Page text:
I first met Seattle artist Debra Baxter four or five years ago at one of the most excellent dance parties I've ever attended in the city. It was held in a warehouse/office/showroom/artist space in SoDo, and was thrown by genius local lighting designer (and incredibly nice guy) Bradley Sweek of Flux. It was one of those parties where you drive somewhere kind of odd and park somewhere kind of odder, and as you're stepping over broken bottles and squinting at address numbers on buildings you think, this is SO not going to be worth it... and then it turns out to totally rule! The mingling was lively and unclicky and the dance floor was insane. Grunge photographer Charles Peterson was there, as was Tad, of TAD. And a ton of other people completely letting loose.
Debra was one of these people, and we bonded immediately. After throwing down a while, we left the dance floor to check out her studio--at the time she was working with powder puffs, like the ones from make-up compacts. She had a huge cloud made of white cottony puffs spreading across the ceiling of her studio, and other clouds in various stages of formation all over the place. Her work was funny and lovely, as was she. I made a mental note to keep checking in on this woman and what she was creating.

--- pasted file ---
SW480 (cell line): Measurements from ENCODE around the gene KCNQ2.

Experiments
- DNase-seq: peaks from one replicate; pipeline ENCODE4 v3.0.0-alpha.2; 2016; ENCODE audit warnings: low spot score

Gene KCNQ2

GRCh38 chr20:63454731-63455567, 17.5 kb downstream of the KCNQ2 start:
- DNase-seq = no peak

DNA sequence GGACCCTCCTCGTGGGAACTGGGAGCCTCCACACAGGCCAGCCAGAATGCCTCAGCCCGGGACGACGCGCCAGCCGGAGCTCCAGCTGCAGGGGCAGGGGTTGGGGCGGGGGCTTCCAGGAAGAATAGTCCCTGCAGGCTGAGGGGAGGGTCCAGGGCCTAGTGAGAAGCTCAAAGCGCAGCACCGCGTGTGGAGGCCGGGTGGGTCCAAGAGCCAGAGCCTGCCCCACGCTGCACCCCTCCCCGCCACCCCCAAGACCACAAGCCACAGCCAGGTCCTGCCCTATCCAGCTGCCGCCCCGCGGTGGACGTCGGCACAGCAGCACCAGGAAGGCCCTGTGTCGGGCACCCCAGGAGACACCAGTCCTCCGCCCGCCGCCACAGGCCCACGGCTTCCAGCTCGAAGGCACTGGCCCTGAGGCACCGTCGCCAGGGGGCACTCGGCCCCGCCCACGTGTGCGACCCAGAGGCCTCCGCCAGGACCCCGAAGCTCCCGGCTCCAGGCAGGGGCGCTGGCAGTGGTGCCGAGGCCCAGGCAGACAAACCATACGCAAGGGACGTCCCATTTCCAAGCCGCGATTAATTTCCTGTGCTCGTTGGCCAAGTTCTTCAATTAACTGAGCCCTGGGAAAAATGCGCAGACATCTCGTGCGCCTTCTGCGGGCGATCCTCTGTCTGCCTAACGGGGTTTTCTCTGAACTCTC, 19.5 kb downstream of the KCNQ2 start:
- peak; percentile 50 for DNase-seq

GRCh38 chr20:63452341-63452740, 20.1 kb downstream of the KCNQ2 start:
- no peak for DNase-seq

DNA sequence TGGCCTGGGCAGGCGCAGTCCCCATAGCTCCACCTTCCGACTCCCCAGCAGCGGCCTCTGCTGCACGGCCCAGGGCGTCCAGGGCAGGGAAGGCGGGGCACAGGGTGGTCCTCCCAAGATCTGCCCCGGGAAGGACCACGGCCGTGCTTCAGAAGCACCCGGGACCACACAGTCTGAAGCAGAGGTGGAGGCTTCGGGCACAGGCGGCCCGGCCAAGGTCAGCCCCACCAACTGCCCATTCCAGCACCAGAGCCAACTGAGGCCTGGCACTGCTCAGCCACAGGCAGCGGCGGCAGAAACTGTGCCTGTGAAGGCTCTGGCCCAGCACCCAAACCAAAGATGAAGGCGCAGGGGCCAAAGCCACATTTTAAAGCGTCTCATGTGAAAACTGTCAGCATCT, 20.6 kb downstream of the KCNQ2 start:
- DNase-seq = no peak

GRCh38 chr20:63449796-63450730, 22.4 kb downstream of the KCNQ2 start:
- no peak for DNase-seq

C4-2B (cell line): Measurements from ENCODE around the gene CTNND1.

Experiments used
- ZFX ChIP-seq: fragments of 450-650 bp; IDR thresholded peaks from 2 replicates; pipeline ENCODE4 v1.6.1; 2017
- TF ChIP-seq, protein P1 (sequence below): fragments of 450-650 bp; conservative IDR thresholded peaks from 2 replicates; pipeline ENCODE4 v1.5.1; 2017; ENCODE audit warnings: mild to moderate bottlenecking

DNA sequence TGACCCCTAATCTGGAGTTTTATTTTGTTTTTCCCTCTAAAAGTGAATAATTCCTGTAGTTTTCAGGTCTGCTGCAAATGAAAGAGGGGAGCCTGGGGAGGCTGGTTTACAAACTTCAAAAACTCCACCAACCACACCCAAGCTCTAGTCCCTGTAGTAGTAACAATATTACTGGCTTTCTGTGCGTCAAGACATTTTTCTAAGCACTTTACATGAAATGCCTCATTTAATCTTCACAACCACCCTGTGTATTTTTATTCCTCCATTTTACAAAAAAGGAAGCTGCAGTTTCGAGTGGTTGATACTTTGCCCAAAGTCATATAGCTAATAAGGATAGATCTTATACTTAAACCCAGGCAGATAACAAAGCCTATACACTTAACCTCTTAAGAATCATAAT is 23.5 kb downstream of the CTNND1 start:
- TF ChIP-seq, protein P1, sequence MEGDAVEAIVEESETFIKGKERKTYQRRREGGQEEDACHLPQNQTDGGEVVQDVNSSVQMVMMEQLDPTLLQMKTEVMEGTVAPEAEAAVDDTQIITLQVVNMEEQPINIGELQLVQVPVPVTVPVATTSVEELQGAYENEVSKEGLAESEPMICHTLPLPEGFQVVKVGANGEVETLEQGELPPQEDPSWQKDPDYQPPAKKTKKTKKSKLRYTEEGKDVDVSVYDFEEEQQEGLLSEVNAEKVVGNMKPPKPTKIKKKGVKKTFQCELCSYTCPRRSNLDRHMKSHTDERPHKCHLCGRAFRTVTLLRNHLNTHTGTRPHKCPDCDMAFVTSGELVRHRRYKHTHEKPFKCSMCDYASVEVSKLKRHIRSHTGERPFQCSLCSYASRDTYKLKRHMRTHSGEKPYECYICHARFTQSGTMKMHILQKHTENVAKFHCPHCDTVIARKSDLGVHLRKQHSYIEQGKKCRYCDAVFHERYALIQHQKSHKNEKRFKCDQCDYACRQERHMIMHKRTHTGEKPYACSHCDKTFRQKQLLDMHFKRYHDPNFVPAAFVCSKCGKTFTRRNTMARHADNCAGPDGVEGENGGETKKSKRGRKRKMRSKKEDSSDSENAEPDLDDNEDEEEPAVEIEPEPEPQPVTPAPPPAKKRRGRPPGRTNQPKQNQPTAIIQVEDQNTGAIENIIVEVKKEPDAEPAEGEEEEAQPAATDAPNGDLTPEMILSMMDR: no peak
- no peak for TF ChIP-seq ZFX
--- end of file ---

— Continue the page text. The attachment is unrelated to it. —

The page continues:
These days her medium is a bit heftier, but no less witty. Now she's working with alabaster, agate, geodes, bronze and cypress—carving them into forms and visual insights that seem at first glance lighter than they are. Or heavier. Her current show at Howard House, So Proud of You, is a must-see for both her artistic skill and clever visual play with weight. She magically transforms stark white alabaster into pieces with movement and levity—the wrinkled twisting motion of "Neck Crack," the voluptuos lolling tongue of "Untitled (Gene Simmons Inspires Me)," and the palpable paper-bag crumple of "Suck It Up." A chunk of stiff cedar is somehow "stitched" or tied into a knot. Alternately, a punching bag is contructed of glass and weathered foam resembles an unweildy chunk of cement. The show's title comes from an agate made softer by the sweet, scratchy handwriting of her grandmother, copied and carved across its surface. It's all beautiful and you should see it before it closes June 27. It might even inspire you to do a little dance.